In addition to G. candidiensis  , G. siasiat  also superficially resembles G. tali Shy, Ng & Yu, 1994  , G. tawu Shy, Ng & Yu, 1994  , and G. nanhsi Shy, Ng & Yu, 1994  , as well. Geothelphusa siasiat  sp. nov. can be distinguished from G. tali  by some external differences such as the relatively lower and weaker epigastric cristae, which are divided by a shallower groove (epigastric cristae relatively higher and stronger, with deeper groove in between in G. t a l i); relatively broader male abdomen, with flatter segments (narrower, with higher segments in G. t a l i); relatively stout ambulatory leg dactyli (relatively more slender in G. tali  ); as well as by G 1 differences seen in the narrower tip of the terminal segment (broader terminal segment in G. t a l i) and subterminal segment being gently curved outwards (subterminal segment sinuous, but appearing bent, not curved in G. tali  ) ( Figs. 1View FIGURE 1 a, b, 2 a –d; Shy et al., 1994: figs. 13 a –e). Likewise, G. siasiat  sp. nov. can be differentiated from G. t a w u by the telson of the male abdomen having gently concave lateral margins (almost straight in G. t a w u) and by the sinuous, relatively stouter G 1 terminal segment being distinctly or sharply narrowed at the tip (terminal segment straight, relatively slenderer and gradually tapered towards the tip in G. t a w u) and basal part of the subterminal segment being broader than in G. t a w u ( Figs. 1View FIGURE 1 a, b, 2 a –d; Shy et al., 1994: figs. 23 a –e).

Geothelphusa siasiat  sp. nov. is also very similar in carapace and the morphology of the G 1 to G. nanhsi Shy, Ng & Yu, 1994  . Individuals of the new species are distinctly smaller in size and the two species can be easily separated by the size difference, e.g., a female of G. siasiat  sp. nov. measuring 21.4 x 15.9 mm (NCHU- ZOOL 13157) is clearly a mature adult with a fully expanded abdomen while a similar-sized female of G. nanhsi  measuring 22.1 x 17.5 mm (NCHUZOOL 13149) still lacks the expanded abdomen of a mature adult female. In addition, the new species can also be separated from G. nanhsi  by several morphological characters including a flatter, lower carapace, which is more transverse in shape (carapace more convex longitudinally, higher, more squarish in shape in G. nanhsi  ); hairy ambulatory legs (glabrous in G. nanhsi  ); stouter dactyli of the ambulatory legs; broader male anterior thoracic sternum (narrower and deeper in G. nanhsi  ); and G 1 with a more slender, more sinuous terminal segment and broader subterminal segment, with strong proximal tooth on the outer margin (G 1 terminal segment stouter, less sinuous, subterminal segment slenderer, with very low proximal tooth on the outer margin in G. nanhsi  ) ( Figs. 1View FIGURE 1 a, b, 2 a –d; Shy et al., 1994: figs. 22 a –e).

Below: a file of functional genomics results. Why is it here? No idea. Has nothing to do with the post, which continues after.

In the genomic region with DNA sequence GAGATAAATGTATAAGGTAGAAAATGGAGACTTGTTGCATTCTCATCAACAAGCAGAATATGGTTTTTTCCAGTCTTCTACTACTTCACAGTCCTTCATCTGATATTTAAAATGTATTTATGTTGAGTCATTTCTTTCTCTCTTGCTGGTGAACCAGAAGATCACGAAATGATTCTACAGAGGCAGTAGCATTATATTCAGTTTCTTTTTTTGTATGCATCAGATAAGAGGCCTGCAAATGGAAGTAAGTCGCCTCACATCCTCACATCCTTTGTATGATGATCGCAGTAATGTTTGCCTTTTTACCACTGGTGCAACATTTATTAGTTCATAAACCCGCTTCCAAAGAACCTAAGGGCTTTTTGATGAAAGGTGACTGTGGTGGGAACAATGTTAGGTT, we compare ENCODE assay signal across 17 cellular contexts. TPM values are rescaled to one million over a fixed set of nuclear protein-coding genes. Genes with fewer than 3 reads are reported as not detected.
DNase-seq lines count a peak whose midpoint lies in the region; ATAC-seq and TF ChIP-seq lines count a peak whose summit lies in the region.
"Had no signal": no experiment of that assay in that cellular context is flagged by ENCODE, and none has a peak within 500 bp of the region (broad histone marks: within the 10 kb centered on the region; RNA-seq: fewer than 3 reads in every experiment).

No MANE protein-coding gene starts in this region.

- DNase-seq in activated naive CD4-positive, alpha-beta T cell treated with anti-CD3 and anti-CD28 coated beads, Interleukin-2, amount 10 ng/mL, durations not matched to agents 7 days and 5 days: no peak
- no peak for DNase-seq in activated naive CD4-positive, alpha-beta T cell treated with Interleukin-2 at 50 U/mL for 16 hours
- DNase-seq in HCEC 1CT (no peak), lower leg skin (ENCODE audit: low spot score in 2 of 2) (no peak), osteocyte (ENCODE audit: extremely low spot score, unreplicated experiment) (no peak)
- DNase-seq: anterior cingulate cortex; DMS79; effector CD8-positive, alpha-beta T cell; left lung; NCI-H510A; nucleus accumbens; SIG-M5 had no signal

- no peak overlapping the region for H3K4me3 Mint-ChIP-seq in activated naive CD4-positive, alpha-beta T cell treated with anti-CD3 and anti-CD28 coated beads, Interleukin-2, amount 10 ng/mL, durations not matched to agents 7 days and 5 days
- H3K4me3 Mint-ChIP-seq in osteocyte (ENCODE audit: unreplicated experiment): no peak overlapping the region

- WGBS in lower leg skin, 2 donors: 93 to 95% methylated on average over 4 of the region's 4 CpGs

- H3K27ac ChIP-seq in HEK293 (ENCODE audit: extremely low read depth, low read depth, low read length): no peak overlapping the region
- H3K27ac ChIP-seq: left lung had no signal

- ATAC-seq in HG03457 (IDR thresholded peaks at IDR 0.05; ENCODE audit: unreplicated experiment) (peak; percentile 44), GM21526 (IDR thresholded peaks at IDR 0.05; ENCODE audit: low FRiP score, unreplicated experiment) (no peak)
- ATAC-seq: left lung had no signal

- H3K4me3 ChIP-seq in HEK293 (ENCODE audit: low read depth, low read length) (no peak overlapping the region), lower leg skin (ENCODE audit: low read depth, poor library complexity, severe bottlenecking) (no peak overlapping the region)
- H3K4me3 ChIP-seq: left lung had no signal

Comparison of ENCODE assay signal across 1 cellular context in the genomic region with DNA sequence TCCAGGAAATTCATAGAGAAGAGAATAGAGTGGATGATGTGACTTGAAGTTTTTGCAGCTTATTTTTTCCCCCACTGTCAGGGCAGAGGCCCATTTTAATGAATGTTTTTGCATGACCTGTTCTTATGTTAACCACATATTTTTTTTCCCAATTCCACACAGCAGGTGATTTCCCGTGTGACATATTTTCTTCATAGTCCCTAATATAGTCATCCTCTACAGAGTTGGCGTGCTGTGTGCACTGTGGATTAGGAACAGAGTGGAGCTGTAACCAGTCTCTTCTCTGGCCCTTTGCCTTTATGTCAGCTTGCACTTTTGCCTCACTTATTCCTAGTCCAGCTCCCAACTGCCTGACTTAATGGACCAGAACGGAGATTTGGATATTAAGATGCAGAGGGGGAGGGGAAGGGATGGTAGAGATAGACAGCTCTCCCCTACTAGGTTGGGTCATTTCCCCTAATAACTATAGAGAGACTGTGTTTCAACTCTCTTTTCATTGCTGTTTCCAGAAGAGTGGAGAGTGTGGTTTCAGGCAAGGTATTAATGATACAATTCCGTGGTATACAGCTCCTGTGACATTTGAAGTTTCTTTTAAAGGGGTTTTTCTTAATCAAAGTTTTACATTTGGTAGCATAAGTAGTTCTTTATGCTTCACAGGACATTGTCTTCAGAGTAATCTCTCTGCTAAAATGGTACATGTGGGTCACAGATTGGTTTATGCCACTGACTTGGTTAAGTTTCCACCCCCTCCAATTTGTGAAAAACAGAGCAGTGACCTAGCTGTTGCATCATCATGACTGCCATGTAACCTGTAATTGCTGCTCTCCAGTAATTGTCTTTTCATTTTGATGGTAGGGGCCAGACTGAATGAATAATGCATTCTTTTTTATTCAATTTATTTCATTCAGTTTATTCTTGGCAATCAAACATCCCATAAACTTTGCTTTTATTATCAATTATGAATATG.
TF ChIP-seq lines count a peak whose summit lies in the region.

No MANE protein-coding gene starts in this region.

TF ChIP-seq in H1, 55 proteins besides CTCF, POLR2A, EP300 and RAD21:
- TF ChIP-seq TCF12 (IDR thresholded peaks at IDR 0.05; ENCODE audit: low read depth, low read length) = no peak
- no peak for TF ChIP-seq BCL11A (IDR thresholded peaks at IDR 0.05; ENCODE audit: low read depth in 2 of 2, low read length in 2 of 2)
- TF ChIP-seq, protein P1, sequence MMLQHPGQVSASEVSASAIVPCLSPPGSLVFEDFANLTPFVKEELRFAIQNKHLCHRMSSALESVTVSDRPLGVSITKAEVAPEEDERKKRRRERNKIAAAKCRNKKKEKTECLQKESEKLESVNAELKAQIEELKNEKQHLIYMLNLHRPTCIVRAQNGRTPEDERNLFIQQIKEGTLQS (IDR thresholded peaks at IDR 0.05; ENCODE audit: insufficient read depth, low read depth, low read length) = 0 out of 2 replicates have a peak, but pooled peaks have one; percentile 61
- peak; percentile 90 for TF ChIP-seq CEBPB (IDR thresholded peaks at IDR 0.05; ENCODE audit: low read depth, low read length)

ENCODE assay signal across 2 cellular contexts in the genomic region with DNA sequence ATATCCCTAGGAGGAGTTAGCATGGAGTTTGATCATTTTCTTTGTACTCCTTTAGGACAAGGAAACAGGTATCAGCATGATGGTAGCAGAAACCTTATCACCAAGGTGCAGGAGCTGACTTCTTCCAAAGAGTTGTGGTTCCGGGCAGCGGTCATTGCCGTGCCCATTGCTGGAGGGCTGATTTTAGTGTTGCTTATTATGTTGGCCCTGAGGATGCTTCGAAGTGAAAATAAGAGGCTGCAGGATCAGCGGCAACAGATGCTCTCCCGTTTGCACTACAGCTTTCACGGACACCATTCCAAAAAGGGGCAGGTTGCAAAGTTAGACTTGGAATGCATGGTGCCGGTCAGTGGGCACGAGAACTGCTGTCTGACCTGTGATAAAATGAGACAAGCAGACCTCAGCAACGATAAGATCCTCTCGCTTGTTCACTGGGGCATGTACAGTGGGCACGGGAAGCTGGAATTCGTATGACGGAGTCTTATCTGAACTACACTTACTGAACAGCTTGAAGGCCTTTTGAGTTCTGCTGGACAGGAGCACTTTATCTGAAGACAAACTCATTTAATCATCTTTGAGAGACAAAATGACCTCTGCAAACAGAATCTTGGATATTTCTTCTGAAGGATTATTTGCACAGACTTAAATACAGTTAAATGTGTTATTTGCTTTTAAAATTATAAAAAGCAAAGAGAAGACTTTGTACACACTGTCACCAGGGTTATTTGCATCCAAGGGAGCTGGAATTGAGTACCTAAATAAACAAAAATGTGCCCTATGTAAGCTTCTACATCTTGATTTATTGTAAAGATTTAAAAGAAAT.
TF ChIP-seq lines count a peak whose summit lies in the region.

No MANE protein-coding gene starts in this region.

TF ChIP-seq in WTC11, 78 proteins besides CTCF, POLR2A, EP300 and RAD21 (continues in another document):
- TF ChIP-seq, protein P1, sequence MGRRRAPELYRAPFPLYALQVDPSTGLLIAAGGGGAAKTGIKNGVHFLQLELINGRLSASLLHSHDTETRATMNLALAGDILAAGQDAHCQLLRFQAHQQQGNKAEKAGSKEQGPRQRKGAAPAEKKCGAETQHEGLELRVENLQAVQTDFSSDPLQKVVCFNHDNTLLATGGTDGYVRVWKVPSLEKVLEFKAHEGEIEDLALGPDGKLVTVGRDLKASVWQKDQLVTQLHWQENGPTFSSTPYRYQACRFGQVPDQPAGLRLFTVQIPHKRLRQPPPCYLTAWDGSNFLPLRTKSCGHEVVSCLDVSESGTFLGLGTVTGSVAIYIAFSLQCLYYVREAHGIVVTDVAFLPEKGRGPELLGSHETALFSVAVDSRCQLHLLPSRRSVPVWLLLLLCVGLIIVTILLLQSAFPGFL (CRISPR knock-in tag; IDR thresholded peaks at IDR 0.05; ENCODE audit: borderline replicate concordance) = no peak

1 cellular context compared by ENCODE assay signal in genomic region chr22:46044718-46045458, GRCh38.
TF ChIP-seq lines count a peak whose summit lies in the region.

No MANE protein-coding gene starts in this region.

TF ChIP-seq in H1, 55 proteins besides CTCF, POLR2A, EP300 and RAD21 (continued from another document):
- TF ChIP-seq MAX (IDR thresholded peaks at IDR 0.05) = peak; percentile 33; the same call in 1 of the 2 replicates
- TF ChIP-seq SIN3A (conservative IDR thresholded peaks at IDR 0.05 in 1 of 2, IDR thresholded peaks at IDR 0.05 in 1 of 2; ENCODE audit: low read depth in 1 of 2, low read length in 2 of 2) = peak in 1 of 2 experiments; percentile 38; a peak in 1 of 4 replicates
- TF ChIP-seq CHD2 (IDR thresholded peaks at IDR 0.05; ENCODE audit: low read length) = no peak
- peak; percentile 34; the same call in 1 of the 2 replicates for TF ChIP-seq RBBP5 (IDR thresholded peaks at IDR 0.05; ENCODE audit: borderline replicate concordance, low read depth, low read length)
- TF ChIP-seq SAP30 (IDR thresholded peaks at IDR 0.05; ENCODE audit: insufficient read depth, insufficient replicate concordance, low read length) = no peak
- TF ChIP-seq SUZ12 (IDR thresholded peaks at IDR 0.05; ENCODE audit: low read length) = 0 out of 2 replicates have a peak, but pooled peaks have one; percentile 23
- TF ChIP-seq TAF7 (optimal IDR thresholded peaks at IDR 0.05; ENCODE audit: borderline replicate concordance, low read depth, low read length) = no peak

DNA analysis

A 556 -bp segment (excluding the primer regions) of 16 S rRNA from 17 specimens was amplified and aligned. Of these, 69 positions were variable and 27 parsimoniously informative, and 13 different haplotypes were distinguished ( Table 1). The studied segment of the 16 S rRNA sequences was AT rich (72.4 %) (37.0% T, 35.4 % A, 17.3 % G, and 10.3 % C). For the COI gene from 16 specimens, a 616 -bp segment was compared, resulting in 14 different haplotypes ( Table 1). The studied segment of the COI sequences was also AT rich (66.6 %) (37.6 % T, 29.0% A, 15.2 % G, and 18.2 % C). In this gene fragment, 145 positions were variable and 74 were parsimoniously informative.